We like to think that we have control of our lives. The fact of the matter is, we are pawns in the hands of life. Case in point: I resolved to ride a century per month from May - Oct. I had not yet ridden one in June. It was the last Sunday of the month. As I sat at the dining room table, sipping on a fresh cup of coffee, I could have thought of at least a dozen things that I would like to do. However, deeper down than the coffee that surged through my veins, I knew there was but one thing on my plate this day. I had to ride a Century.
At 7:30 am, after barely 2 cups of coffee, I pulled on Lycra and headed out to the garage. Due to my procrastination, I missed all the organized rides in June. This century would be a bare bones - no nonsense - solo affair. 1 man - 1 bike - 4 water bottles - 100 miles.
I rode East for about 8 miles, stopping at a McDonald's just outside of Poquoson. I clip-clopped inside and ordered hot cakes and sausage along with a cup of coffee to wash it down. As I ate breakfast, a middle aged man with a Livestrong band on his wrist came in with his family. He came over to my table and said - "wow man, 4 water bottles, how far you planning on riding?" "A hundred miles", I unenthusiastically responded. He went on to tell me that in May he rode his 8th MS 150 in which he rode 2 consecutive centuries. I refrained from retorting that it is one thing to ride 100 miles with hundreds of other people, it's quite another to face it with no other company than one's own thoughts.
As I finished my breakfast, my last human contact of the day was an elderly couple that approached my table. The man pointed out that my shoes made me walk funny. I pretended not to notice his eyes glaze over as I embarked on a detailed pontification of the functionality of clipless pedals. After that one sided technical exchange, they invited me to their church, where a group of members are avid cyclists. Maybe I will check it out some day.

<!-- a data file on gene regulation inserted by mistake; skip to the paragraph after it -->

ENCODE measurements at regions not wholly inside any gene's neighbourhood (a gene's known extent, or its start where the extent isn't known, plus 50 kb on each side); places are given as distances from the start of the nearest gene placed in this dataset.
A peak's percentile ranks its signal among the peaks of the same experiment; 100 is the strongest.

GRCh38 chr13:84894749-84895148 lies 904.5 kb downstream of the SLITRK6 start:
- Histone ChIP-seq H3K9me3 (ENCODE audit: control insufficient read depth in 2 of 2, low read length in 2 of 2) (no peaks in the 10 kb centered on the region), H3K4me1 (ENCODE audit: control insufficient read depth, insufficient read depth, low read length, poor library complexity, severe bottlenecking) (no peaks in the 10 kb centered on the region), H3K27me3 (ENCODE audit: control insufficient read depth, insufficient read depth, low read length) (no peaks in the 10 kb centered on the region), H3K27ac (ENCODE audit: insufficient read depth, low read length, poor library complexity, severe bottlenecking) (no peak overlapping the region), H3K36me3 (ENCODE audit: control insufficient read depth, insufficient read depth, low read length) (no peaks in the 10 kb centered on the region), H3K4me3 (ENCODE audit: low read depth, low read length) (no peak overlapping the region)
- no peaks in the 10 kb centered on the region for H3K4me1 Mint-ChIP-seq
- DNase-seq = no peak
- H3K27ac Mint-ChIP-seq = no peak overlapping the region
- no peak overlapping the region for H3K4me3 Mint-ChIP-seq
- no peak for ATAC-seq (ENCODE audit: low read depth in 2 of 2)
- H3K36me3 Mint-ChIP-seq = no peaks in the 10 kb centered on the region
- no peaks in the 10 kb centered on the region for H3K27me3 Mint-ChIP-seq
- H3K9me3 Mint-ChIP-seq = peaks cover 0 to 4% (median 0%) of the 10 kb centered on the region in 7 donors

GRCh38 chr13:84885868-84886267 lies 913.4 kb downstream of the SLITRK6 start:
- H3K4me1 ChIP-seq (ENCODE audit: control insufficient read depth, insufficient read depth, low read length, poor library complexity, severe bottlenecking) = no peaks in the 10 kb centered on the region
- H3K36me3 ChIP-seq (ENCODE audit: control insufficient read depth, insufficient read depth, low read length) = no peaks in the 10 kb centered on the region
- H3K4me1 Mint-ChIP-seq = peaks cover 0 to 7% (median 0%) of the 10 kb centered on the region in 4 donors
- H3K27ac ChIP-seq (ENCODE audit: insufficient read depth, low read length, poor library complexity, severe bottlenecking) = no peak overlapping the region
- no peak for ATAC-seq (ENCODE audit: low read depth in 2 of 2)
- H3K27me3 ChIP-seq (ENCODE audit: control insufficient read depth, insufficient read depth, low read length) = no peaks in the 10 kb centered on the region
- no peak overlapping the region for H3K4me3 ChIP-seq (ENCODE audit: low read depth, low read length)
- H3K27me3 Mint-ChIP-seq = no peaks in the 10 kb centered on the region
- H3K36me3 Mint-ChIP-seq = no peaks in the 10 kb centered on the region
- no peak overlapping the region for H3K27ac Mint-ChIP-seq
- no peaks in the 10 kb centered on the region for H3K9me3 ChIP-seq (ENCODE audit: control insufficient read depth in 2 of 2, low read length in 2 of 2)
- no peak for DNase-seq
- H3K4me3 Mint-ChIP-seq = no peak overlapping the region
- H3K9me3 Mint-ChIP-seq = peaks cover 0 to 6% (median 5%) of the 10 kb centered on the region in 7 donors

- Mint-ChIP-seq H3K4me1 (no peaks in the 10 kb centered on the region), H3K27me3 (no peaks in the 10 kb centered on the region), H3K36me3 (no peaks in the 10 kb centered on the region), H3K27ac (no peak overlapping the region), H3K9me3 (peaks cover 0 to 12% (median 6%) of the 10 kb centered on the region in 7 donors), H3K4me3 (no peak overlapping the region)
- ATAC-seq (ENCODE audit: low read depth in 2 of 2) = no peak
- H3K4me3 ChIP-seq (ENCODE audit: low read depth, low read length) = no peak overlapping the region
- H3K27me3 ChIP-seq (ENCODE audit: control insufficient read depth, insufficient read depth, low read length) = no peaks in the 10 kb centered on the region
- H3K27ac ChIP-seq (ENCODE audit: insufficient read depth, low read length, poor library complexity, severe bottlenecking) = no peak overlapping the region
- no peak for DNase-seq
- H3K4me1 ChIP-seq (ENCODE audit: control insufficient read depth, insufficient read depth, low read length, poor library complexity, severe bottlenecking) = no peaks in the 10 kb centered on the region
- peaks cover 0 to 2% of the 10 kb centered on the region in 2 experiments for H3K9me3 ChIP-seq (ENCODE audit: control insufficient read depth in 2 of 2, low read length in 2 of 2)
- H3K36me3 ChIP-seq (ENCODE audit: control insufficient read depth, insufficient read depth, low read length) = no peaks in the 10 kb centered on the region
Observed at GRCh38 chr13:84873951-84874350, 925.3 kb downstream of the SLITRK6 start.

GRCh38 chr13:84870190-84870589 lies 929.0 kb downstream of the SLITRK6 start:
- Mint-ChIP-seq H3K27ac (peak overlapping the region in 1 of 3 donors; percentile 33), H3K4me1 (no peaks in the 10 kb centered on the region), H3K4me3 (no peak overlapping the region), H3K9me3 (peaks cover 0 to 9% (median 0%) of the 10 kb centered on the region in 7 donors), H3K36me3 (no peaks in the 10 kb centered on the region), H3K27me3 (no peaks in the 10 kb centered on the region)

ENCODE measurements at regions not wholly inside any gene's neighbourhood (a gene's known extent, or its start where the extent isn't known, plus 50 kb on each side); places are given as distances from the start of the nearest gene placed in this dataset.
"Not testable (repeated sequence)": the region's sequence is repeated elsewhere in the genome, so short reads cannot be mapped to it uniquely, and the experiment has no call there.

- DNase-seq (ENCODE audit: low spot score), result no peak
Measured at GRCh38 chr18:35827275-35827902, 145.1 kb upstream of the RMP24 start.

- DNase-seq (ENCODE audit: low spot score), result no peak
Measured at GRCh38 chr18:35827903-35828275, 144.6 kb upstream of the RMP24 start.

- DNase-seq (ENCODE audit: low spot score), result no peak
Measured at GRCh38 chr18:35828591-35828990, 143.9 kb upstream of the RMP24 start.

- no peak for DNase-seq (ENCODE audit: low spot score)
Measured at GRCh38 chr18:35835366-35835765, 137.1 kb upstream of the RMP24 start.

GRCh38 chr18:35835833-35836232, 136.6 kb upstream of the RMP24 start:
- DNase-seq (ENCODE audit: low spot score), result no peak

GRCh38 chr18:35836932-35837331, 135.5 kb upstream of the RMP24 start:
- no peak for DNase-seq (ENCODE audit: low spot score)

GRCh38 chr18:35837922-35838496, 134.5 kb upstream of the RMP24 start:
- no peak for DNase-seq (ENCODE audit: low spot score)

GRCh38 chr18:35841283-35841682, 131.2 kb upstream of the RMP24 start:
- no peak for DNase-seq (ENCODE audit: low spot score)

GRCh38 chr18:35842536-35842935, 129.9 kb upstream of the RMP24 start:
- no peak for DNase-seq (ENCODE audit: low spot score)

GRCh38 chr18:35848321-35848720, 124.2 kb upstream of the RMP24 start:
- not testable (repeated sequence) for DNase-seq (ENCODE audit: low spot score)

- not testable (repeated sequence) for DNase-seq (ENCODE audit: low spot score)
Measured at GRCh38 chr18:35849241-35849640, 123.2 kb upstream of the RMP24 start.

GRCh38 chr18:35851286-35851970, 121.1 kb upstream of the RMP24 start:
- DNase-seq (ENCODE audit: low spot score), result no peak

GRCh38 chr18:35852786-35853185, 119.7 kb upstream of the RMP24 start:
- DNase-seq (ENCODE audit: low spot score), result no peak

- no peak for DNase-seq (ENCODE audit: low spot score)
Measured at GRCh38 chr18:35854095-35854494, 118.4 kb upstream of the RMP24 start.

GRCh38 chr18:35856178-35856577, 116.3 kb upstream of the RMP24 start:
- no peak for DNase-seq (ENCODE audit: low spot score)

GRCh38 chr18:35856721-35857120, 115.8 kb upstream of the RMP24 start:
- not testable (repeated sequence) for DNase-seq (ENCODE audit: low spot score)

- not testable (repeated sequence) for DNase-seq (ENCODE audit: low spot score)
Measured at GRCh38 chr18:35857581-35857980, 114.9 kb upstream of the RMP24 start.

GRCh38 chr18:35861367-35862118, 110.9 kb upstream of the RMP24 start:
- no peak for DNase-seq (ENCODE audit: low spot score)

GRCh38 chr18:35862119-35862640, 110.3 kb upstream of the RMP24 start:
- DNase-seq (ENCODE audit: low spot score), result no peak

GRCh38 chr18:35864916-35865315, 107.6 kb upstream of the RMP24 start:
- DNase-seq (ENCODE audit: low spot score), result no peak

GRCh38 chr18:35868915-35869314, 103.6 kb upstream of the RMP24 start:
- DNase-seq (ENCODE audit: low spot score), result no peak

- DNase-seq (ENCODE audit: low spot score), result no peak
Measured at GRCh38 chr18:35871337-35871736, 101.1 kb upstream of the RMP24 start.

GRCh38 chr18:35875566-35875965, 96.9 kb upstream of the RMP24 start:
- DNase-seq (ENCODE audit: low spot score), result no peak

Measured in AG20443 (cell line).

After breakfast, the ride started in earnest. At the 25 mile mark, I found myself in Yorktown. Without even stopping, I pulled onto the Colonial Parkway and headed for Williamsburg. At the 38 mile mark, I stopped in Williamsburg for a potty break. There must have been some kind of war enactment going on, cause the colonial area was transferred into a city of tents. Troops, all dressed in wool and wigs were all around. I was sweating profusely in lycra, I can't imagine their discomfort.
I snacked on a pack of GU energy gel and rode on. Getting back on the parkway, I headed for Jamestown, where I stopped only long enough to savor another GU and then headed back to Williamsburg. I arrived there around 11:30 with 56 miles under my belt. My initial plan was to stop there for lunch, but I was warmed up, feeling good and the thought of stopping, cooling down, eating a big lunch and getting back on the bike, was not an appealing one. I rode on. I got back on the parkway and rode towards Yorktown. In Yorktown, I emptied my bladder, savored another GU, refilled a couple bottles and continued on my way.
Between Yorktown and Newport News, the hunger, fatigue and boredom began to set in. I was not having a good time. I reached for another GU and washed it down with water. After 5 or 10 minutes, I began to feel better.
I arrived back at my house with 87 miles complete. I stopped long enough to let the dogs out to potty, surf the net and switch to my Bike Friday. I even thought about drinking a beer. For those readers who are thinking about doing a solo century, allow me to give you these words of advice. After 87 miles - DO NOT STOP - DO NOT LET THE DOGS OUT - DO NOT SURF THE NET - and for God's sake - DO NOT EVEN THINK ABOUT DRINKING A BEER!!! When I got back on the bike, after nearly an hour of docile activities, I possessed not a shred of physical, mental or emotional energy in my body. Those last 13 miles were pure "H - E - DOUBLE HOCKEY STICKS".
Through a sheer act of determination, I set my face, like a flint, on the Garmin Edge and counted until it read 100.2 miles. I pulled back into my driveway and made a B-Line for the beer. I had done it. 1 man - 1, no, 2 bikes - 4 water bottles - 100 miles - ?? post ride beers (I'm not real sure - I lost count).